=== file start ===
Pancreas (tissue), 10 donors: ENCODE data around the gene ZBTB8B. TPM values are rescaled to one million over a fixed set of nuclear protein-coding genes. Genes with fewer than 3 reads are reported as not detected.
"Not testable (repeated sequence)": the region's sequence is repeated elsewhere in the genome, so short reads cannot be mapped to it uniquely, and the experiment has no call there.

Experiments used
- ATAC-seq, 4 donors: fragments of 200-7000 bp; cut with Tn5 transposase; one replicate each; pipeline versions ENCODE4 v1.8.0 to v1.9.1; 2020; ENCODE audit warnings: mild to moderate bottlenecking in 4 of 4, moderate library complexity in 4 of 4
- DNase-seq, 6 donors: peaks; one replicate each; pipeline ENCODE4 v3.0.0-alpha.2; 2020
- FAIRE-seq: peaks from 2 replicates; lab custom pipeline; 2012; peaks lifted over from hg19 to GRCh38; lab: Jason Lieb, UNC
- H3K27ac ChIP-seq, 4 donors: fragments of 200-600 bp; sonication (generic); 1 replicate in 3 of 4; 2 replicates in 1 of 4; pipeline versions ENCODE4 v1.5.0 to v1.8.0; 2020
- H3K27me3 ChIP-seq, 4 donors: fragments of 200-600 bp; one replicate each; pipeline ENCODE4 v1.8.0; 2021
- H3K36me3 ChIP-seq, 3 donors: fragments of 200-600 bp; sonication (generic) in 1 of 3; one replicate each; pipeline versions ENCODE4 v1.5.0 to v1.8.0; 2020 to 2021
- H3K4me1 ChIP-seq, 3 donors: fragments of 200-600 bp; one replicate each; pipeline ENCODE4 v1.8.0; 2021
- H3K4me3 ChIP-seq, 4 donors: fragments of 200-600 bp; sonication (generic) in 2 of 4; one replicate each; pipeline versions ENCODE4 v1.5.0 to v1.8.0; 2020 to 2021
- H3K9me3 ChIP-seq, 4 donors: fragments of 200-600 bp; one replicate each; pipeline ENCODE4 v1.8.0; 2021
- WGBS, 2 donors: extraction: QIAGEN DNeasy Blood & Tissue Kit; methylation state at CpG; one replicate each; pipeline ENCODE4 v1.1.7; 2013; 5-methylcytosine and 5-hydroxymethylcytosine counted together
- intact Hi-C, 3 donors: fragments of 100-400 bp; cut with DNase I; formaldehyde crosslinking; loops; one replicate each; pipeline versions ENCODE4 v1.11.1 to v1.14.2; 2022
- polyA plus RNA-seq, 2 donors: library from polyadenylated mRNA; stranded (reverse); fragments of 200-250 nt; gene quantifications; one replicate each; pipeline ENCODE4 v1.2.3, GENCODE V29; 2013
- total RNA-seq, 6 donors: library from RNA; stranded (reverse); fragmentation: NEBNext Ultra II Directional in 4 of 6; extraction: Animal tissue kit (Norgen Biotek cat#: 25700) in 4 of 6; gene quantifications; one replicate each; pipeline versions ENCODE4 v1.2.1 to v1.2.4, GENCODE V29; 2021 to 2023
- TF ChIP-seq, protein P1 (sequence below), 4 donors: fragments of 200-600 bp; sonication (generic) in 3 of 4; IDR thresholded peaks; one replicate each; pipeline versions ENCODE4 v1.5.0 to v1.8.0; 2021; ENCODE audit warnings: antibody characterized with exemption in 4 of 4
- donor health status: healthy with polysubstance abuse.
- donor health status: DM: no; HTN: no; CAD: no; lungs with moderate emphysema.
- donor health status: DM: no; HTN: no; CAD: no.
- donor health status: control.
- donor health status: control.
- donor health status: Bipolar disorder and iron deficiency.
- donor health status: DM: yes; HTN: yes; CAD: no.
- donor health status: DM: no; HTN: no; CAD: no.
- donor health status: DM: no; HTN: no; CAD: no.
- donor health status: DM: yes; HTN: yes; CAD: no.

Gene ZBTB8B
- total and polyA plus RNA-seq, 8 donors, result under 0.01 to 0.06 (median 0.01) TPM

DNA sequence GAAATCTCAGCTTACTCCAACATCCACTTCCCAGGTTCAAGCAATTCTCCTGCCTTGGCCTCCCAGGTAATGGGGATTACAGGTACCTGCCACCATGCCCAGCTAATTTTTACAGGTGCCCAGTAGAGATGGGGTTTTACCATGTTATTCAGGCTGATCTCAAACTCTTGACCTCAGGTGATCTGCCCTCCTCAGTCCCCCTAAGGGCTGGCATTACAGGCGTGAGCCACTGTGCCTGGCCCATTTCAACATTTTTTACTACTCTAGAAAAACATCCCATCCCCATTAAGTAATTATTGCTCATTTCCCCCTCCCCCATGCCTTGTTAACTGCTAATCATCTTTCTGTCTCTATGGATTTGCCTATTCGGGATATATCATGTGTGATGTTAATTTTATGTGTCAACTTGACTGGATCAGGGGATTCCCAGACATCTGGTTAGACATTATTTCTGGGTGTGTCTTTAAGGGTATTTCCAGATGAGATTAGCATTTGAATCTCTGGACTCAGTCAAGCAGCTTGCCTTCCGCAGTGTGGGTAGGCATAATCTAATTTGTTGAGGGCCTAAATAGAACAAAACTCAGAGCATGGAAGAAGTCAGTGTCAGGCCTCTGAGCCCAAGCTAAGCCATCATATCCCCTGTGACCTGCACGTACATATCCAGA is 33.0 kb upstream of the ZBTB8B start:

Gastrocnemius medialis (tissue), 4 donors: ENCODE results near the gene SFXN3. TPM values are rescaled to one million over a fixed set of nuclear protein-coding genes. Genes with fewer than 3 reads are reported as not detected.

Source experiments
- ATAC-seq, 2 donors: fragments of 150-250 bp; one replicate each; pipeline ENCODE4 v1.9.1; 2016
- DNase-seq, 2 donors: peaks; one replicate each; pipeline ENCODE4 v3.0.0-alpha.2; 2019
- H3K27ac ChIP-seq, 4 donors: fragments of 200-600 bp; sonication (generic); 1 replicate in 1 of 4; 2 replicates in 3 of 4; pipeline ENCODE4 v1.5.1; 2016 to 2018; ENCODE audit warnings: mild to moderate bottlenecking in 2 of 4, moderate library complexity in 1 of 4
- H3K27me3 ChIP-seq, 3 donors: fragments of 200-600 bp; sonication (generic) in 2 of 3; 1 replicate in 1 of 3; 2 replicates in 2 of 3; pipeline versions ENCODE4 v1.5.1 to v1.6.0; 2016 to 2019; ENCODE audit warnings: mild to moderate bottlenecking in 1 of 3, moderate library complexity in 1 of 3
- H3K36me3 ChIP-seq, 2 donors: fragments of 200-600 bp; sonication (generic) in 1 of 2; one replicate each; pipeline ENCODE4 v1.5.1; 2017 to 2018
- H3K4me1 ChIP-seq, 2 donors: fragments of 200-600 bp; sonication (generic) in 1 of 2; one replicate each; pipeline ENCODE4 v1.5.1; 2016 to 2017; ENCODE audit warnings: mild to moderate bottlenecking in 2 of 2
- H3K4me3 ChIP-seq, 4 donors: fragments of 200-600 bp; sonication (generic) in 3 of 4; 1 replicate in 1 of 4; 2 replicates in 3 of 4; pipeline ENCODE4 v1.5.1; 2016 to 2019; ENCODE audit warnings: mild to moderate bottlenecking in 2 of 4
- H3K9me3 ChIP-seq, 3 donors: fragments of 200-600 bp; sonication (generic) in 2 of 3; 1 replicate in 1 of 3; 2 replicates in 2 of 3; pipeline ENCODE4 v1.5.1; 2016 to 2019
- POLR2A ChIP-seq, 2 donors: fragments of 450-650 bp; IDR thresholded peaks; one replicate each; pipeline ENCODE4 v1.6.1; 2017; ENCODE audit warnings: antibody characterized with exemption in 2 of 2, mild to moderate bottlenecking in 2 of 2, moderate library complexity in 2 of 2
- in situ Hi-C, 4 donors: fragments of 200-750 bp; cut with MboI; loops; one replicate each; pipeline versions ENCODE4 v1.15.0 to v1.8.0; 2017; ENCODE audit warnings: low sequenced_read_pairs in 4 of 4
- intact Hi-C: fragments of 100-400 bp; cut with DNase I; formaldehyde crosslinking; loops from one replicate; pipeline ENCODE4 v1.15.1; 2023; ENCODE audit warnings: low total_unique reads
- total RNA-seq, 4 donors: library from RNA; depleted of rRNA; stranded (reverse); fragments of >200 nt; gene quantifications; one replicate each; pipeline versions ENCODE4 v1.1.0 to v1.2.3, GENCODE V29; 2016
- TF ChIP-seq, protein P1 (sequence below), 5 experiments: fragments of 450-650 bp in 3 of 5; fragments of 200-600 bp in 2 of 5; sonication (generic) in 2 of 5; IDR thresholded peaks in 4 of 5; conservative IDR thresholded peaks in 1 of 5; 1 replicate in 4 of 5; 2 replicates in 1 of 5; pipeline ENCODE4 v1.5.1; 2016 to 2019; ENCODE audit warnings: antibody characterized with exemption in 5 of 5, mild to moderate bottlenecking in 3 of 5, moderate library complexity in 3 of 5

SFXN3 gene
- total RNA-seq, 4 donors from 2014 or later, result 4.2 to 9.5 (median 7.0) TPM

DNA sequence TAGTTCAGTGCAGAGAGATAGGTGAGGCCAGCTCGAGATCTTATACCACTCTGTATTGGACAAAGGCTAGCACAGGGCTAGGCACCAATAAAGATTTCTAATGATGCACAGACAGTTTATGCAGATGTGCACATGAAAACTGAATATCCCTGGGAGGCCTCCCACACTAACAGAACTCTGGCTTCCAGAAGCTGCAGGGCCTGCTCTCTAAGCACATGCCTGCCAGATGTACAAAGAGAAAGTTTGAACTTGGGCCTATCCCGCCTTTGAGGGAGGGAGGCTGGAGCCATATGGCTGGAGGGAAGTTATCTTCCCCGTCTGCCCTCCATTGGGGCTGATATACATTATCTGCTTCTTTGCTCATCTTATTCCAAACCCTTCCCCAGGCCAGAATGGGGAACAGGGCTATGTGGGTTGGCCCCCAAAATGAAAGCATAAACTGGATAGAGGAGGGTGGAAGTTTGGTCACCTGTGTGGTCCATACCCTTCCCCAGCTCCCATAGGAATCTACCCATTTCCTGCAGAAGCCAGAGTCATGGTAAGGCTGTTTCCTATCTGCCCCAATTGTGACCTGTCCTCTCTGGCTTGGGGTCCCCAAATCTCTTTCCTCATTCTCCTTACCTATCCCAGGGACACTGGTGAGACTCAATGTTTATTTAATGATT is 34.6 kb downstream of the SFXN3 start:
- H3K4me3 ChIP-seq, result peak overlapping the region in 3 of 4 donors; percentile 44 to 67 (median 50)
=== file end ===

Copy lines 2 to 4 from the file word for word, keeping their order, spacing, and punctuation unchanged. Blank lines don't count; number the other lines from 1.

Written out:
"Not testable (repeated sequence)": the region's sequence is repeated elsewhere in the genome, so short reads cannot be mapped to it uniquely, and the experiment has no call there.

Experiments used
- ATAC-seq, 4 donors: fragments of 200-7000 bp; cut with Tn5 transposase; one replicate each; pipeline versions ENCODE4 v1.8.0 to v1.9.1; 2020; ENCODE audit warnings: mild to moderate bottlenecking in 4 of 4, moderate library complexity in 4 of 4